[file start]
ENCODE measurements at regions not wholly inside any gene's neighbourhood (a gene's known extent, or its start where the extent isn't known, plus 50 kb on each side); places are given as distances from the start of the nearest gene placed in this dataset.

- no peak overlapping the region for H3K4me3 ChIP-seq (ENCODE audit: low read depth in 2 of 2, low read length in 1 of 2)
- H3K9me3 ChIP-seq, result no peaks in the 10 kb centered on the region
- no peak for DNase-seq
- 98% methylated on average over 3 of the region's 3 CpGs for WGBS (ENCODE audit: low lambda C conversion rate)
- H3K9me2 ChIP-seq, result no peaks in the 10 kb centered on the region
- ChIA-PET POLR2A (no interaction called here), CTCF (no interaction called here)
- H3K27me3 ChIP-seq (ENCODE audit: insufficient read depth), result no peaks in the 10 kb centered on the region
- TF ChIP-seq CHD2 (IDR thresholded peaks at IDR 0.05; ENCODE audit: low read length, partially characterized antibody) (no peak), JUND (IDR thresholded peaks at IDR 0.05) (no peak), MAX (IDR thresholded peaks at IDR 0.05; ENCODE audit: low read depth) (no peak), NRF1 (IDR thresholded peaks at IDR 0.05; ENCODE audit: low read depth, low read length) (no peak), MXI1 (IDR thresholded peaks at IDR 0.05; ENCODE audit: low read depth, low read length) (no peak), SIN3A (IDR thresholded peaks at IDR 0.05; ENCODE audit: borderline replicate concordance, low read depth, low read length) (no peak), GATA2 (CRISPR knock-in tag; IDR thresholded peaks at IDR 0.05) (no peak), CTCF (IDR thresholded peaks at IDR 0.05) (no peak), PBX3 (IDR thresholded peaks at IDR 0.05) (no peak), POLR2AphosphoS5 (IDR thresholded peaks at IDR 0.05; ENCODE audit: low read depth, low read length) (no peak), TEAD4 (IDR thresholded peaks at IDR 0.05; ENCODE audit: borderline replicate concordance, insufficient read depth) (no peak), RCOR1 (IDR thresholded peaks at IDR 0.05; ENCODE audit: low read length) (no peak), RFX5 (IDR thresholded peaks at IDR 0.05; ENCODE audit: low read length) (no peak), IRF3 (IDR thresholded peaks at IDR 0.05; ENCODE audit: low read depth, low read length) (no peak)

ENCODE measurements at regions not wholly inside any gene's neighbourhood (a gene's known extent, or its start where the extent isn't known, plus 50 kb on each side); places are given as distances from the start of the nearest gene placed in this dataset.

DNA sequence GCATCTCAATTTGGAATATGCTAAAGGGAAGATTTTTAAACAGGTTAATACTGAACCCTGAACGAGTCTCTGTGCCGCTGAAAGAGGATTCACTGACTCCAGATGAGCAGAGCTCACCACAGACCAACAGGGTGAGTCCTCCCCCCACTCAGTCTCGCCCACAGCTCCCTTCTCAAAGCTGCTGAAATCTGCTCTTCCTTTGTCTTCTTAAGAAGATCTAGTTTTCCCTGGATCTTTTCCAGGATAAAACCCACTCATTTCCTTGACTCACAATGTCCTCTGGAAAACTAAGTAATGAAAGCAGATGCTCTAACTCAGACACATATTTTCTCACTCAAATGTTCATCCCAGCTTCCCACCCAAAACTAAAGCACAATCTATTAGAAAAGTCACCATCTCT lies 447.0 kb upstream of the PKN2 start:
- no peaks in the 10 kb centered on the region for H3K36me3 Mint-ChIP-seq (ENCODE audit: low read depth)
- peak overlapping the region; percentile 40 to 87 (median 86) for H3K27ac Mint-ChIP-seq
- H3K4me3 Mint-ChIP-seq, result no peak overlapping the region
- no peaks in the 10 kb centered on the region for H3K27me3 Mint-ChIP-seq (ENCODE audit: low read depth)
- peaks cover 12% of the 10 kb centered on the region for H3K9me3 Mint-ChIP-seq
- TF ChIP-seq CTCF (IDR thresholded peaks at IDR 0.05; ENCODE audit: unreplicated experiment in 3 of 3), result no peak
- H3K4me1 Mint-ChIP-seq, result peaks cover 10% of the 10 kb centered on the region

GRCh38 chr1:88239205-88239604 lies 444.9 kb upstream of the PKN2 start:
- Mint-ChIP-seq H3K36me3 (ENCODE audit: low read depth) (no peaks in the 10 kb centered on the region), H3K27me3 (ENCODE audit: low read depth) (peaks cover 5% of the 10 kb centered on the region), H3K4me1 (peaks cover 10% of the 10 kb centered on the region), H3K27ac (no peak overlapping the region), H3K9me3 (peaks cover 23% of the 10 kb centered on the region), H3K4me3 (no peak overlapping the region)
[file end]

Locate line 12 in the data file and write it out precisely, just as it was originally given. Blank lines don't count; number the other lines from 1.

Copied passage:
- no peaks in the 10 kb centered on the region for H3K36me3 Mint-ChIP-seq (ENCODE audit: low read depth)